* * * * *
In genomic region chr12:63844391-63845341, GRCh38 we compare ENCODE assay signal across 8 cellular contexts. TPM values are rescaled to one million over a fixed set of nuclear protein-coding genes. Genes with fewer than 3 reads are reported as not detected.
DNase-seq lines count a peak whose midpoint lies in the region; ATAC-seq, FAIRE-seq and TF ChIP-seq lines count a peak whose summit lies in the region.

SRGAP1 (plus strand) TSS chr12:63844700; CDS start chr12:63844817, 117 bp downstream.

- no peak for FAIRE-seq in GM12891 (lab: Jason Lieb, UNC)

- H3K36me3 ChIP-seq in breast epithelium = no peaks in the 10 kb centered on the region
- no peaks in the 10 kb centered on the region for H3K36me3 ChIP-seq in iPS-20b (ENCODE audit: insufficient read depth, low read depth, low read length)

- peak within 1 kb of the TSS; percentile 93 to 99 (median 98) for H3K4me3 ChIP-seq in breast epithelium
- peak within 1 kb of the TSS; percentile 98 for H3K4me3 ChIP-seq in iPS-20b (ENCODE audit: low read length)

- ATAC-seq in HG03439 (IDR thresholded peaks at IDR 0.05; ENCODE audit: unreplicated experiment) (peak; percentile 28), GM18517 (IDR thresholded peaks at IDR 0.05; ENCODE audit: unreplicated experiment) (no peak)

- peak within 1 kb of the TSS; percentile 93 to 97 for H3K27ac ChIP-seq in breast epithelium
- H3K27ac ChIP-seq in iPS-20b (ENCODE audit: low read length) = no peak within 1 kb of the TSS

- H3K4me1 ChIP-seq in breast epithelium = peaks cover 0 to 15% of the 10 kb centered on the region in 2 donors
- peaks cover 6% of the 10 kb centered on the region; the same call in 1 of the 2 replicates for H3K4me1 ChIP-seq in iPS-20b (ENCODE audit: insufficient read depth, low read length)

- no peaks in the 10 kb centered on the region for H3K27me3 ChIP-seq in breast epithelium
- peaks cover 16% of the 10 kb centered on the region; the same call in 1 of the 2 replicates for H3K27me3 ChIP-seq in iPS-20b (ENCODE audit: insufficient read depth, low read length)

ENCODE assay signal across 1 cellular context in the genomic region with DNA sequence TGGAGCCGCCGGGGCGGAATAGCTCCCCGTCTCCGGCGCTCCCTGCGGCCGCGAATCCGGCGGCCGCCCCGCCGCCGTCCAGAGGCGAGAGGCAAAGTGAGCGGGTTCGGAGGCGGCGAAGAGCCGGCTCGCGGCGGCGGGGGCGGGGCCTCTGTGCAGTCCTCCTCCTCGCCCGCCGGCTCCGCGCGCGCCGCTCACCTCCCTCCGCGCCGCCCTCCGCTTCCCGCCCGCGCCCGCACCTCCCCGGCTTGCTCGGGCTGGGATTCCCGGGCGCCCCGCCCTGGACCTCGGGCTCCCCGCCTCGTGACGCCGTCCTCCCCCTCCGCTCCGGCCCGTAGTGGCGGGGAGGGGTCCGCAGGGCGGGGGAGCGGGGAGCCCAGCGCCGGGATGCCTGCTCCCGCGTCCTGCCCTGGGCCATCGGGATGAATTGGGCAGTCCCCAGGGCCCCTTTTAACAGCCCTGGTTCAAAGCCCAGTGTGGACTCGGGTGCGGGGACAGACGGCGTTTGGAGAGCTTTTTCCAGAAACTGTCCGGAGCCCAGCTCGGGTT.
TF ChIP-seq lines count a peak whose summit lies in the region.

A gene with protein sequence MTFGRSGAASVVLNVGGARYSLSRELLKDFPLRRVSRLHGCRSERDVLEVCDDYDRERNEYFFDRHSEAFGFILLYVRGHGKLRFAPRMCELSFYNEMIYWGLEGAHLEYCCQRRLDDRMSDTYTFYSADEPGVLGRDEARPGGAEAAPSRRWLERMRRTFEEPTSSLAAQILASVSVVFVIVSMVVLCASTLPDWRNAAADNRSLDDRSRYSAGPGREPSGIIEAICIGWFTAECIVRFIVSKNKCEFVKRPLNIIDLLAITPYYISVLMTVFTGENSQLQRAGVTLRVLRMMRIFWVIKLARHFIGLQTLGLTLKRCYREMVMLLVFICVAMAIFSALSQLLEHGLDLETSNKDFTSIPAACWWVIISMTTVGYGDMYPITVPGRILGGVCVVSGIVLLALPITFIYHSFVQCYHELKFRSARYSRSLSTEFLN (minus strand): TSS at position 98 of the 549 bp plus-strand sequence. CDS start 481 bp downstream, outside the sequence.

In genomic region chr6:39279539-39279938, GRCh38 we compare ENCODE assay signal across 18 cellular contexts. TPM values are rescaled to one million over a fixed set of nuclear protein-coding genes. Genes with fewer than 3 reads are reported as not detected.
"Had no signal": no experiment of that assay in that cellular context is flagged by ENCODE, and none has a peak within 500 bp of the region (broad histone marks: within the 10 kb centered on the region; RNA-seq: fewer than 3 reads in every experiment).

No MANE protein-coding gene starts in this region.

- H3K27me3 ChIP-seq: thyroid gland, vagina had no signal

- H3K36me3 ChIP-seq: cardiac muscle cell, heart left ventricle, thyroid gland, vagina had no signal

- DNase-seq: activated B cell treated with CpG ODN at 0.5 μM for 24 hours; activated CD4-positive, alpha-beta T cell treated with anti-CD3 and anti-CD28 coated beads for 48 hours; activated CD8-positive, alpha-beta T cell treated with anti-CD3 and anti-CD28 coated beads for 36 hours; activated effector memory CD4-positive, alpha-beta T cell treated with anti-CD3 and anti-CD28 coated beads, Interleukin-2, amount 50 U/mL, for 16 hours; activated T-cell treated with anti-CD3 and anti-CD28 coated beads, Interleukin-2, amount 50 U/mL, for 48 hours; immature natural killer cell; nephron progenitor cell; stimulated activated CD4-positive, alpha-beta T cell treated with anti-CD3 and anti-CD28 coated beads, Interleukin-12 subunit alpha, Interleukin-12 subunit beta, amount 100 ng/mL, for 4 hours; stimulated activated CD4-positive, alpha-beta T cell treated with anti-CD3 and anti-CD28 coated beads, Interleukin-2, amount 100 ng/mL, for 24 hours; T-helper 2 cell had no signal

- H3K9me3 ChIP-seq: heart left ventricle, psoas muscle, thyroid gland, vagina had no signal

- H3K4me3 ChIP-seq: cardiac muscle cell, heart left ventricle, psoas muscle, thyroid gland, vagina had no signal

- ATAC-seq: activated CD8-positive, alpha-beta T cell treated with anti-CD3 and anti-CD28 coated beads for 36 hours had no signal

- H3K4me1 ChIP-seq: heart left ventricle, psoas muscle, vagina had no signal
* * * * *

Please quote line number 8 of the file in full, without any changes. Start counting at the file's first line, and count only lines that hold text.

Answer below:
- peak within 1 kb of the TSS; percentile 98 for H3K4me3 ChIP-seq in iPS-20b (ENCODE audit: low read length)